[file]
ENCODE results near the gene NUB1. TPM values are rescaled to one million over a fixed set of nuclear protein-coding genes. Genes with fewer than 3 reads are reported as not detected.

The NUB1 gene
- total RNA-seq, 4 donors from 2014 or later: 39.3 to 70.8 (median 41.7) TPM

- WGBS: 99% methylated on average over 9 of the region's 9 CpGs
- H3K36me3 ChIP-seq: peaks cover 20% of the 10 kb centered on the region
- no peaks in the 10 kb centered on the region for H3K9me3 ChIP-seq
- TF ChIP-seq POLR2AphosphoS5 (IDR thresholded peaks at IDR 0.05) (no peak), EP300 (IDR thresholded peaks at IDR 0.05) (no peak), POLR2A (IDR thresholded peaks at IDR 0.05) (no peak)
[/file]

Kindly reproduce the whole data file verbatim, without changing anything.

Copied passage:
ENCODE results near the gene NUB1. TPM values are rescaled to one million over a fixed set of nuclear protein-coding genes. Genes with fewer than 3 reads are reported as not detected.

The NUB1 gene
- total RNA-seq, 4 donors from 2014 or later: 39.3 to 70.8 (median 41.7) TPM

- WGBS: 99% methylated on average over 9 of the region's 9 CpGs
- H3K36me3 ChIP-seq: peaks cover 20% of the 10 kb centered on the region
- no peaks in the 10 kb centered on the region for H3K9me3 ChIP-seq
- TF ChIP-seq POLR2AphosphoS5 (IDR thresholded peaks at IDR 0.05) (no peak), EP300 (IDR thresholded peaks at IDR 0.05) (no peak), POLR2A (IDR thresholded peaks at IDR 0.05) (no peak)